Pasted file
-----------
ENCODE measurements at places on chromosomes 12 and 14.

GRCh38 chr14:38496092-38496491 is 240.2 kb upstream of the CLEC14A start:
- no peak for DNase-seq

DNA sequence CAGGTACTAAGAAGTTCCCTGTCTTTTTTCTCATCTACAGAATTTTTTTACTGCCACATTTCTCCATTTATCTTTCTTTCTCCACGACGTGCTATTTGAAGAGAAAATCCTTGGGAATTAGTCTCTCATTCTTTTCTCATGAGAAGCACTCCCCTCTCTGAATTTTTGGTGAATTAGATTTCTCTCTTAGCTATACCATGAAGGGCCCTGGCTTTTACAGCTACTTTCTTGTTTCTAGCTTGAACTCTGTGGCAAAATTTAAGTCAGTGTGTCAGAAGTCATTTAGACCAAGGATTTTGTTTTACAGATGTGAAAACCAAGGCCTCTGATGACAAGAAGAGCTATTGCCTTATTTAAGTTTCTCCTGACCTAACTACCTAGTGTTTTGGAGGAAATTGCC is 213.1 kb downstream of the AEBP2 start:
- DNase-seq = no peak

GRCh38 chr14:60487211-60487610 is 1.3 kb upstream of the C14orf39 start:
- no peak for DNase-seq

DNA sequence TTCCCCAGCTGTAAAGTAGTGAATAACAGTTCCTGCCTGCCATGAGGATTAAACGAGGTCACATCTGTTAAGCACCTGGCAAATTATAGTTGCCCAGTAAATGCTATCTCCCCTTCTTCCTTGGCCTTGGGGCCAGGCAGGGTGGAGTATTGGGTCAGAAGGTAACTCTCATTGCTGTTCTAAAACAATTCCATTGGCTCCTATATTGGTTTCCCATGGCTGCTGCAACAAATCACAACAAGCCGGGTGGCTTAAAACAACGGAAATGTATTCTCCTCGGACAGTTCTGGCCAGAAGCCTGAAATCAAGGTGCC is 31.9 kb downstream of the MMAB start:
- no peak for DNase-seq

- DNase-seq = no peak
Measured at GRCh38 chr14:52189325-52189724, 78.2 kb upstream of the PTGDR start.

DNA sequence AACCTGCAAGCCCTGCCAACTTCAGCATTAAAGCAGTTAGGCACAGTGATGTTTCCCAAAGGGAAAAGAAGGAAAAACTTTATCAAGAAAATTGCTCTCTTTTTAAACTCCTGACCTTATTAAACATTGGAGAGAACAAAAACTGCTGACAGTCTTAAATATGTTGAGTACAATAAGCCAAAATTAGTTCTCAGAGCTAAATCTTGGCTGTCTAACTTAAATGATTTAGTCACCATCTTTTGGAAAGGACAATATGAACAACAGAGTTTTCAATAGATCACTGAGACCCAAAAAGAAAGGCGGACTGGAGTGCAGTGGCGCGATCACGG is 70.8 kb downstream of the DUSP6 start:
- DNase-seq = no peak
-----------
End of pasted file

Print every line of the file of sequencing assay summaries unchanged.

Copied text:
ENCODE measurements at places on chromosomes 12 and 14.

GRCh38 chr14:38496092-38496491 is 240.2 kb upstream of the CLEC14A start:
- no peak for DNase-seq

DNA sequence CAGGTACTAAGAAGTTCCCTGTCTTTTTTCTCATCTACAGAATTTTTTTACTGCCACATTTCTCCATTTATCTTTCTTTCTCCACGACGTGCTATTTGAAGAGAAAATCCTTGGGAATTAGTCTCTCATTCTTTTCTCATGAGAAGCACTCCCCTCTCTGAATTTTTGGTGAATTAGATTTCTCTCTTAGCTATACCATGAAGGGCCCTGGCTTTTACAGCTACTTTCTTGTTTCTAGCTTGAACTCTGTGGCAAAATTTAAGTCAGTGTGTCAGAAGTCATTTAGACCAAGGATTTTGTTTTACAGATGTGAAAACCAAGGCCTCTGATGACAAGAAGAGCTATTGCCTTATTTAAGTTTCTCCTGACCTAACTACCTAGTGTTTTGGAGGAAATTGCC is 213.1 kb downstream of the AEBP2 start:
- DNase-seq = no peak

GRCh38 chr14:60487211-60487610 is 1.3 kb upstream of the C14orf39 start:
- no peak for DNase-seq

DNA sequence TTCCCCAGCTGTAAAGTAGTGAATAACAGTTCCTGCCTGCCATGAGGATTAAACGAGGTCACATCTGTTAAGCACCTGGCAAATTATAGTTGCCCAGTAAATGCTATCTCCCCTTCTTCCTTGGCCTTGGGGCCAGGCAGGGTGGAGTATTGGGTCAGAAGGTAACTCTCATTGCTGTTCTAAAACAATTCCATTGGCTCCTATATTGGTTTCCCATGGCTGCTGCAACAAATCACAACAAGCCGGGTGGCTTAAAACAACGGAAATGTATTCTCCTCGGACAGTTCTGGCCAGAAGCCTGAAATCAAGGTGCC is 31.9 kb downstream of the MMAB start:
- no peak for DNase-seq

- DNase-seq = no peak
Measured at GRCh38 chr14:52189325-52189724, 78.2 kb upstream of the PTGDR start.

DNA sequence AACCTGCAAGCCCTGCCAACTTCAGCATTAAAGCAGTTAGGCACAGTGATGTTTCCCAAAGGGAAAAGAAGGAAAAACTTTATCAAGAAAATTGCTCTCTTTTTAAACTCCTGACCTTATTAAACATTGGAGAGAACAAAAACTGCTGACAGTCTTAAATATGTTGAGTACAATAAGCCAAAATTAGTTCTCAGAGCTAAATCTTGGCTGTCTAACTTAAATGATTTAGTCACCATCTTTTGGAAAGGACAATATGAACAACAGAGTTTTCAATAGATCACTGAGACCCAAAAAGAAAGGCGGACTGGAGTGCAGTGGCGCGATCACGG is 70.8 kb downstream of the DUSP6 start:
- DNase-seq = no peak